Unfortunately for me (at least for the time being), the app is only available for iPhones, and only in the UK, Australia, and New Zealand. An Android version is in the works for those areas as well. If you live elsewhere, you can register your interest by subscribing to the updates on the app's download link. 

Photo above is taken using the app and can be found at www.nigella.com

Revisiting the golden age of Gourmet Magazine

When Gourmet Magazine shuttered in 2009, it came as a shock to the food world. No one was more surprised than the magazine's editor-in-chief, Ruth Reichl. In her new book Save Me the Plums (out April 2), Reichl talks about her decade at the helm of Gourmet. She recently spoke with Amanda Kludt and Daniel Geneen of Eater about the book

Save Me the Plums

Reichl describes her thoughts when she was told that Gourmet was ceasing publication: "I'd fortified myself against the pain of being fired, but this was worse: They had murdered the magazine," she writes. Imagining a world without Gourmet was impossible for Reichl, who had initially declined the job as editor. She thought of herself as a writer, not an editor.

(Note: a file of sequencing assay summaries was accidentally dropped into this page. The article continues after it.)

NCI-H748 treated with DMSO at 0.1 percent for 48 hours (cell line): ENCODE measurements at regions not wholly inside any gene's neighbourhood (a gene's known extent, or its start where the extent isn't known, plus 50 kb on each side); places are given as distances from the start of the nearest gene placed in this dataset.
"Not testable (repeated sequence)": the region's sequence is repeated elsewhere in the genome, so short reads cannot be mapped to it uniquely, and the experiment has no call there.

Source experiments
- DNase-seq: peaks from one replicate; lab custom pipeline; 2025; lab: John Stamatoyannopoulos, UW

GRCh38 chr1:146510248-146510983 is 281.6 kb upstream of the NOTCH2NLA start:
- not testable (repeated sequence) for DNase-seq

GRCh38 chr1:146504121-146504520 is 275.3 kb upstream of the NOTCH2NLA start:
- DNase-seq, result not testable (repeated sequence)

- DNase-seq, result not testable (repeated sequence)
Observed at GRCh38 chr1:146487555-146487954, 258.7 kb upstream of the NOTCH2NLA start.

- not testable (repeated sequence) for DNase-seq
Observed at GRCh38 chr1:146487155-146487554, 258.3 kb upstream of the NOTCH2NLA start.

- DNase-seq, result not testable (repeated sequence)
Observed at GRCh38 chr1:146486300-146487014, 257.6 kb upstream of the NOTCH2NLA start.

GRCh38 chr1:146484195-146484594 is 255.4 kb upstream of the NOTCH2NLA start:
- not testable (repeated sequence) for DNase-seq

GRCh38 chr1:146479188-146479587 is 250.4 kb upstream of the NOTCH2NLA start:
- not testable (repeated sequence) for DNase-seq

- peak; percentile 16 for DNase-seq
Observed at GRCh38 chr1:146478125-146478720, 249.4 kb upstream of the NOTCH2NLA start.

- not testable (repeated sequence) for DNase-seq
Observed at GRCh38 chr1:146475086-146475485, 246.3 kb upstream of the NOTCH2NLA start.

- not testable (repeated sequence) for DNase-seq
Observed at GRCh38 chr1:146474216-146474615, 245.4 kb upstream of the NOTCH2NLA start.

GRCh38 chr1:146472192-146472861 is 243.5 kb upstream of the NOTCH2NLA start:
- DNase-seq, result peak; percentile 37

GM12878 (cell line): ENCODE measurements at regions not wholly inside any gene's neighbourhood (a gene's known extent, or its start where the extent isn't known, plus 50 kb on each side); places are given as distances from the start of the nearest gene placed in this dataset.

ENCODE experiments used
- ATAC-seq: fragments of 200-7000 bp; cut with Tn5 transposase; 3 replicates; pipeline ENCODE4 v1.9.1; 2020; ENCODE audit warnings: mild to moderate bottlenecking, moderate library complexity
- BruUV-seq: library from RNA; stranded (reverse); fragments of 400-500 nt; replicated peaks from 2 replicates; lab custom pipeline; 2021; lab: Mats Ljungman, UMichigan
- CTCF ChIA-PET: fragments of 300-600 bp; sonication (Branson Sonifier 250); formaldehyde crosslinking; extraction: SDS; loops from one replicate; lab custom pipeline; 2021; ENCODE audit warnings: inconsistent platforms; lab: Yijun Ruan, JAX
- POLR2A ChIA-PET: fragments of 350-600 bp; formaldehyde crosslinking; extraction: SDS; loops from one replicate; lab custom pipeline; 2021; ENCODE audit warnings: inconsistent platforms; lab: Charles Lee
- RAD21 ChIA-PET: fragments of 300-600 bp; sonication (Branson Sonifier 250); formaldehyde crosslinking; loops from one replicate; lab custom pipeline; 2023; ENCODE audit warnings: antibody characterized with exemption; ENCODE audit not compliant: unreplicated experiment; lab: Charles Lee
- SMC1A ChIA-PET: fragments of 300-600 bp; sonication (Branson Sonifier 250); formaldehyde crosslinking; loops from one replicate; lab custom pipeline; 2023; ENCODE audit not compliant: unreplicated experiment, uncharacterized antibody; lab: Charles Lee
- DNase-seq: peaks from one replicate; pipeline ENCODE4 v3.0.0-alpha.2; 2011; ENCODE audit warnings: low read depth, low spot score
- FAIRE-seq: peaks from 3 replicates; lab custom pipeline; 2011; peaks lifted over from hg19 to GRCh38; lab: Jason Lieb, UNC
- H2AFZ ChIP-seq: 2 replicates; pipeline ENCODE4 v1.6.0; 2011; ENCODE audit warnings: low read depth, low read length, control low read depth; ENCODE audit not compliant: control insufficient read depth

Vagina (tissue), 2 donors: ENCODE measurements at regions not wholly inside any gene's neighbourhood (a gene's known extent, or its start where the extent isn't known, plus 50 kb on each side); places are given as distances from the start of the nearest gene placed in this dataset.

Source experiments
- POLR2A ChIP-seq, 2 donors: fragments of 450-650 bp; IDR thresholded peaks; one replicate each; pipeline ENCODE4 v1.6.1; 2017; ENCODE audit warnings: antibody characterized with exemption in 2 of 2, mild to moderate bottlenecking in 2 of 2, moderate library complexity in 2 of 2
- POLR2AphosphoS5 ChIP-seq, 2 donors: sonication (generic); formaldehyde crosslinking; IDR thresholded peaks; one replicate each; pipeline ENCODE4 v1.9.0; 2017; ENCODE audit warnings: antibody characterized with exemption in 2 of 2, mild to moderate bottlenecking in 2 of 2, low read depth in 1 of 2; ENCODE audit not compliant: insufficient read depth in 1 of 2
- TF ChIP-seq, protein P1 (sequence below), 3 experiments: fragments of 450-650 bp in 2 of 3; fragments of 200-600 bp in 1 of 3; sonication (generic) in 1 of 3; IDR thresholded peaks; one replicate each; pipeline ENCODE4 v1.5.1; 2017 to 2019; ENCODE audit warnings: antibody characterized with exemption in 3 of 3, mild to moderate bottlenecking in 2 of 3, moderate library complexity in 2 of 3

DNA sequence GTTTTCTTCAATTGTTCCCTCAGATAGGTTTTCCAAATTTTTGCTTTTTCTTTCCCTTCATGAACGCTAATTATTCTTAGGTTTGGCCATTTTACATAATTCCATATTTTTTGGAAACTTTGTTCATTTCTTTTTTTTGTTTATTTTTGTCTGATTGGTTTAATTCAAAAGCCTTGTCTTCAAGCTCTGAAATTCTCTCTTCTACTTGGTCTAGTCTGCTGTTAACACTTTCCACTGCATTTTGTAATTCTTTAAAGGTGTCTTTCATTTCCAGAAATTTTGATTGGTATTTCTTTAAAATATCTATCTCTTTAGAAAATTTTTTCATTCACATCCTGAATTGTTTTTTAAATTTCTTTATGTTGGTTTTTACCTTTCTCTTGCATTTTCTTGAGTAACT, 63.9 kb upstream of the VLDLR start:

As the magazine struggled, Reichl imagined that she might get fired, but she was gobsmacked when the publisher pulled the plug entirely, even though several people had offered to buy Gourmet. "I still don't understand what possessed them to do that," she says. "There's literally not a day that has passed since ... it's 10 years now, almost 10 years, that someone doesn't come up to me and say, 'I can't tell you how much I miss that magazine' and to throw that away, that kind of connection that the magazine had with the public, it's unfathomable to me." We don't understand, either. 

You can hear more from Reichl on her book tour, which starts on 1 April (no foolin!) and criss-crosses the U.S., hitting most major cities. 

Featured Cookbooks, Recipes, & the Latest EYBD Books & Previews

EYB wants to make your cooking life easier. Our main focus has always been indexing cookbooks and magazines so you can efficiently search your own collection instead of paging through individual indexes. We also aim to keep members up to date on the best new titles being published. Our new EYBDigital platform allows us to provide  EYBDigital Previews  (sample pages from cookbooks) and EYBDigital Books  (complete digital cookbooks you gain access to when you buy a print book). More information can be found on our EYBD Page.